Anyway, R. is the kind of guy who just can't stand the thought that anyone, especially a liberal, might be considered cleverer than he is, so he felt compelled to give America: The Book his "J. Gordon Coogler Award" for worst book of the year (link via Wonkette), along with some especially pointed jabs toward Jon Stewart. R. couldn't resist using the ten-dollar words "marmoreal" and "pasquinade" in the course of this condemnation, so I'll leave it to you to determine for yourselves who's the really funny guy and who's the pretentious blowhard -- but in case you're still on the fence, let the record show that it wasn't Jon Stewart who penned the following bit of obnoxiousness:
Yet the Coogler Committee has its standards. Its distinguished judges will not consider a writer who has been found guilty of journalistic irregularity, and being a plagiarist certainly constitutes journalistic irregularity as does working for the New York Times. Okay, okay all you New York Times journalists out there, that was just an easy joke. There is no reason for those scowls. I am just having a little fun . . .
See, therein lies the difference between the actual funny of "The Daily Show" and the faux-funny of stuffed shirts like Tyrrell. Jon Stewart plays a clip of some politician saying something moronic, he makes his joke at the guy's expense, and moves on; sometimes he doesn't even make a joke at all, he just sits there with a heavenly little grin on his face and trusts us to get how frickin' stupid this all is. Contrast that with ol' R., who not only drops the same kind of The-New-York-Times-sucks joke Ann Coulter has been making ever since she came out of the womb, but then chuckles at himself in print for having said it. Look, I'm not downgrading the man's achievement; you have to work pretty damn hard to be so pretentious you make George Will look like a man of the people. I'm just saying I'm sick of hearing liberals derided as elitists when fancypants conservatives like this are spouting off right and left. Note that at the beginning of his column, R. feigns excitement over the anticipation of who the NFL's Most Valuable Player "will be," despite the fact that Peyton Manning had been announced the winner nearly a month before this column was published; this is precisely the kind of thing that John Kerry got pilloried for during the presidential campaign, yet Tyrrell, a learned gentleman with no time for such common pursuits, gets to wear his NFL apathy proudly on his sleeve.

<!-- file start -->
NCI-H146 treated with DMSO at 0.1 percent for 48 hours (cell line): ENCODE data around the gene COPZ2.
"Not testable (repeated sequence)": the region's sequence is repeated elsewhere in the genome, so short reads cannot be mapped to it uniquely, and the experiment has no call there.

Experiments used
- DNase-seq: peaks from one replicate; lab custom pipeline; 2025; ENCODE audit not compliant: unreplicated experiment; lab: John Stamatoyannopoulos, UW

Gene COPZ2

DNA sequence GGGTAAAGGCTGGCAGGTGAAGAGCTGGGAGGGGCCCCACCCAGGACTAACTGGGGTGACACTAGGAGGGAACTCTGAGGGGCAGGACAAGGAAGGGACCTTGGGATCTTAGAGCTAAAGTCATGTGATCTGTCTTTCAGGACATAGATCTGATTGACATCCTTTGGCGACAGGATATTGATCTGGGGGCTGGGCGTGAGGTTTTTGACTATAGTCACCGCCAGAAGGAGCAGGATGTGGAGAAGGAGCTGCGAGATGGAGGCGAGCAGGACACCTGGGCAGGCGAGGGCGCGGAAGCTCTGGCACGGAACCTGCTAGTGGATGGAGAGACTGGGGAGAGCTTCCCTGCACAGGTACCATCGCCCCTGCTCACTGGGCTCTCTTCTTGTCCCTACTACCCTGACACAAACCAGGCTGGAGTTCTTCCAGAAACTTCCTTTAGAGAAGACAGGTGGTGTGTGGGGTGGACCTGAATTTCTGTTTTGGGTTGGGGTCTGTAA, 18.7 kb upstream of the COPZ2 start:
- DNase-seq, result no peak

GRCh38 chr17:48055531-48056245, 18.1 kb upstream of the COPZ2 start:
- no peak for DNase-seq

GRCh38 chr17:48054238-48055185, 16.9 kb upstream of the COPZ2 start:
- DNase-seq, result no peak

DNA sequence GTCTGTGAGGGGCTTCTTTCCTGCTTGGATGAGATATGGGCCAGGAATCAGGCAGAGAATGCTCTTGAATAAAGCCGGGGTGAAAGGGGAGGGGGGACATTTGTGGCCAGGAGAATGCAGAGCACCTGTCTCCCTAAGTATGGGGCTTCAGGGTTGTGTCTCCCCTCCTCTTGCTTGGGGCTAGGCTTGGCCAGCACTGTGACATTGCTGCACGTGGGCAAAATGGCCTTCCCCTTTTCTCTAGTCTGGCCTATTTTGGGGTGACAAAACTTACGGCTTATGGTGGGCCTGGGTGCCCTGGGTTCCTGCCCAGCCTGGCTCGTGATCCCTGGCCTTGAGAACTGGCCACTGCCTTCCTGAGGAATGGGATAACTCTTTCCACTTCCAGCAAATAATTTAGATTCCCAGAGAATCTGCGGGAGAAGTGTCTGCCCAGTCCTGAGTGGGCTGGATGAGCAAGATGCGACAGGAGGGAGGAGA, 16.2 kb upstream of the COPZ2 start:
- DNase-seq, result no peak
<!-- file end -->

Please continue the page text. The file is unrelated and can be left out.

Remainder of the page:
R.'s own contribution to The World of Letters, in case you were curious, is a book called Madame Hillary: The Dark Road to the White House. This is a "road," you'll note, that Hillary has not actually taken, so we have to wonder why a smartypants like R. would go to such lengths to sound like one of those backwoods survivalists who call into right-wing radio shows demanding to know why nobody has investigated Hillary's role in the space shuttle Columbia disaster.
Yet somehow it's the "Daily Show" book that's a crock. Sorry, not a crock, a pasquinade (which means a satire posted in a public place, so put that in your Scrabble rack and smoke it). But hey, it's spring, the time of year when a man's fancy turns to love -- and if the object of that affection is the sound of one's own voice, who am I to judge?